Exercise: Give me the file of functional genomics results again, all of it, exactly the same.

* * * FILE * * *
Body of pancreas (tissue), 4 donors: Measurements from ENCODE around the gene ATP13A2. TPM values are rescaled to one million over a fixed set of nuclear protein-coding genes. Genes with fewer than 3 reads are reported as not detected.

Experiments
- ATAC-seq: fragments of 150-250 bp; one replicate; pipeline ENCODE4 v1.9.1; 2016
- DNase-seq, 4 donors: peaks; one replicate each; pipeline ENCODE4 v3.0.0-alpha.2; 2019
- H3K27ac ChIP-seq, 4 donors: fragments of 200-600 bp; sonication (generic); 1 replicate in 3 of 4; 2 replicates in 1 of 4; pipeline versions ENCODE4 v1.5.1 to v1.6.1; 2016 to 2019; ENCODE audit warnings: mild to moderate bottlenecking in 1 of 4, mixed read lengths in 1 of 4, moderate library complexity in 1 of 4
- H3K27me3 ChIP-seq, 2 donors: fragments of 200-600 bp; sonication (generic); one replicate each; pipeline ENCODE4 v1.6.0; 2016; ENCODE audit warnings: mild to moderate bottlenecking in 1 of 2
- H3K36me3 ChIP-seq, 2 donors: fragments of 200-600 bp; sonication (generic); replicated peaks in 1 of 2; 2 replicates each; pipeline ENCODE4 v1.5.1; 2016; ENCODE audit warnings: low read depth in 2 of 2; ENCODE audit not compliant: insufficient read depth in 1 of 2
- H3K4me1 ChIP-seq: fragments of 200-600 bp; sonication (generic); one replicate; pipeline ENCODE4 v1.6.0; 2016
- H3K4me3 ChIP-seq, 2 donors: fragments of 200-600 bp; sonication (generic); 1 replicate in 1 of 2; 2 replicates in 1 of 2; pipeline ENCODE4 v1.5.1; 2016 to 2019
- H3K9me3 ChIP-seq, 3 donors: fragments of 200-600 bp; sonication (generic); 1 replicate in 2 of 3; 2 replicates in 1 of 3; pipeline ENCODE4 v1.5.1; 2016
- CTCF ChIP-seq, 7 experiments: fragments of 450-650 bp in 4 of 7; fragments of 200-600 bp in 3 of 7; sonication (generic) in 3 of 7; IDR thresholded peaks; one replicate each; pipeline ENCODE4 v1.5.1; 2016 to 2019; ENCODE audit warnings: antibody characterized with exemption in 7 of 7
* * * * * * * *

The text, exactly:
Body of pancreas (tissue), 4 donors: Measurements from ENCODE around the gene ATP13A2. TPM values are rescaled to one million over a fixed set of nuclear protein-coding genes. Genes with fewer than 3 reads are reported as not detected.

Experiments
- ATAC-seq: fragments of 150-250 bp; one replicate; pipeline ENCODE4 v1.9.1; 2016
- DNase-seq, 4 donors: peaks; one replicate each; pipeline ENCODE4 v3.0.0-alpha.2; 2019
- H3K27ac ChIP-seq, 4 donors: fragments of 200-600 bp; sonication (generic); 1 replicate in 3 of 4; 2 replicates in 1 of 4; pipeline versions ENCODE4 v1.5.1 to v1.6.1; 2016 to 2019; ENCODE audit warnings: mild to moderate bottlenecking in 1 of 4, mixed read lengths in 1 of 4, moderate library complexity in 1 of 4
- H3K27me3 ChIP-seq, 2 donors: fragments of 200-600 bp; sonication (generic); one replicate each; pipeline ENCODE4 v1.6.0; 2016; ENCODE audit warnings: mild to moderate bottlenecking in 1 of 2
- H3K36me3 ChIP-seq, 2 donors: fragments of 200-600 bp; sonication (generic); replicated peaks in 1 of 2; 2 replicates each; pipeline ENCODE4 v1.5.1; 2016; ENCODE audit warnings: low read depth in 2 of 2; ENCODE audit not compliant: insufficient read depth in 1 of 2
- H3K4me1 ChIP-seq: fragments of 200-600 bp; sonication (generic); one replicate; pipeline ENCODE4 v1.6.0; 2016
- H3K4me3 ChIP-seq, 2 donors: fragments of 200-600 bp; sonication (generic); 1 replicate in 1 of 2; 2 replicates in 1 of 2; pipeline ENCODE4 v1.5.1; 2016 to 2019
- H3K9me3 ChIP-seq, 3 donors: fragments of 200-600 bp; sonication (generic); 1 replicate in 2 of 3; 2 replicates in 1 of 3; pipeline ENCODE4 v1.5.1; 2016
- CTCF ChIP-seq, 7 experiments: fragments of 450-650 bp in 4 of 7; fragments of 200-600 bp in 3 of 7; sonication (generic) in 3 of 7; IDR thresholded peaks; one replicate each; pipeline ENCODE4 v1.5.1; 2016 to 2019; ENCODE audit warnings: antibody characterized with exemption in 7 of 7